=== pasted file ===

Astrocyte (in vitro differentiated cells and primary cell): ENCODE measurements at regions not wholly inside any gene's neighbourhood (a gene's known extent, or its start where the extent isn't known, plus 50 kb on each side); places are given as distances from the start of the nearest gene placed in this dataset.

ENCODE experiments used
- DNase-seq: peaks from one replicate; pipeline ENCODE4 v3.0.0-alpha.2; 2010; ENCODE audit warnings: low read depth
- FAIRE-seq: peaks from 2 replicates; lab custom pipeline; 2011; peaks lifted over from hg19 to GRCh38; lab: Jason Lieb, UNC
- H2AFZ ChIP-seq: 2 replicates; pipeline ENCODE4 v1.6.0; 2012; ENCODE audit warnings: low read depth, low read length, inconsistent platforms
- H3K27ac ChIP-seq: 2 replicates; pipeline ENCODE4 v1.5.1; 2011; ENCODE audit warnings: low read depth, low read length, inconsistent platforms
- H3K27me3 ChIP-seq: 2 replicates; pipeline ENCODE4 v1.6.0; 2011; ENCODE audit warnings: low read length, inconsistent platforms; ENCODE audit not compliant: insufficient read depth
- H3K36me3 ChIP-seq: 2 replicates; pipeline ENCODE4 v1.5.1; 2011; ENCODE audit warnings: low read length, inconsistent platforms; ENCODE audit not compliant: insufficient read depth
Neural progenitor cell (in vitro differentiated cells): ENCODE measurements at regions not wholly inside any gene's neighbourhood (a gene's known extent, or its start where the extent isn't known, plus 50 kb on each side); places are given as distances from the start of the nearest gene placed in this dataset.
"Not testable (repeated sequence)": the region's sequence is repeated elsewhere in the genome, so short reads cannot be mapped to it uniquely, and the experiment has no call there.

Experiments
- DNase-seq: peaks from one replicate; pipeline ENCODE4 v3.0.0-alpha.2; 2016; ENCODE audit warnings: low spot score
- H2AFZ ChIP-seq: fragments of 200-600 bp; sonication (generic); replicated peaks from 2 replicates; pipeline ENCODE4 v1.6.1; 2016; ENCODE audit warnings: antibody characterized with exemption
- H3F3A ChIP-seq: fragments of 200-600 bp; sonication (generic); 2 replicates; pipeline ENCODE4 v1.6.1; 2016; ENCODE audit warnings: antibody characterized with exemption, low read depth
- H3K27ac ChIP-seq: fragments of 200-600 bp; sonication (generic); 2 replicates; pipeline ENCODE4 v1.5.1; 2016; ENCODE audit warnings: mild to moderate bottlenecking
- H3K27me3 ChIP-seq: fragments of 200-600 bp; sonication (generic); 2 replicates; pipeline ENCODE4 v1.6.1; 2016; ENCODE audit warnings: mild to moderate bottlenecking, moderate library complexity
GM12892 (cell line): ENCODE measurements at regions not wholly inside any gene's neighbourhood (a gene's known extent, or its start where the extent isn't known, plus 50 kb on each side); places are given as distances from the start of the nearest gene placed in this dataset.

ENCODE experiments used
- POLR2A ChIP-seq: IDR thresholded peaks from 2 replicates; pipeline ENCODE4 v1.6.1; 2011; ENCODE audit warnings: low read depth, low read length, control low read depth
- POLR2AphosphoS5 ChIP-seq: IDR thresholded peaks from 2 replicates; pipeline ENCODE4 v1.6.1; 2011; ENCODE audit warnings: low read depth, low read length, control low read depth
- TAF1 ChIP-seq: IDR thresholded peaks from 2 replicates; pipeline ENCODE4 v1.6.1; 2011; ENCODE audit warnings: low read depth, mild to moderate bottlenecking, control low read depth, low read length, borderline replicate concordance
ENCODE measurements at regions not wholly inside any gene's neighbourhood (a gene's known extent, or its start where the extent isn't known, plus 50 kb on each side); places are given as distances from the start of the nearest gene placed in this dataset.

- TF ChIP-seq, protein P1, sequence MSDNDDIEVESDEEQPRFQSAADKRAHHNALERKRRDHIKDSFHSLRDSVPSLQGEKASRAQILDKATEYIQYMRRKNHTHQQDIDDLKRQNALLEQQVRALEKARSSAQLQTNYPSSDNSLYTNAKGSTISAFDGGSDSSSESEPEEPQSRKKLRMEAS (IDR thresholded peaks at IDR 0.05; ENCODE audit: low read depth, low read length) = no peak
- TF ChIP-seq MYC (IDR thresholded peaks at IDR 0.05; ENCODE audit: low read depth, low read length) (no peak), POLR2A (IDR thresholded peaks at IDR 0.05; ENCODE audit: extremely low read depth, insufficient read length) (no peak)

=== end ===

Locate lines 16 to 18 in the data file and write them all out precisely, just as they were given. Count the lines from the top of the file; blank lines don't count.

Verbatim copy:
- H3K27me3 ChIP-seq: fragments of 200-600 bp; sonication (generic); 2 replicates; pipeline ENCODE4 v1.6.1; 2016; ENCODE audit warnings: mild to moderate bottlenecking, moderate library complexity
GM12892 (cell line): ENCODE measurements at regions not wholly inside any gene's neighbourhood (a gene's known extent, or its start where the extent isn't known, plus 50 kb on each side); places are given as distances from the start of the nearest gene placed in this dataset.

ENCODE experiments used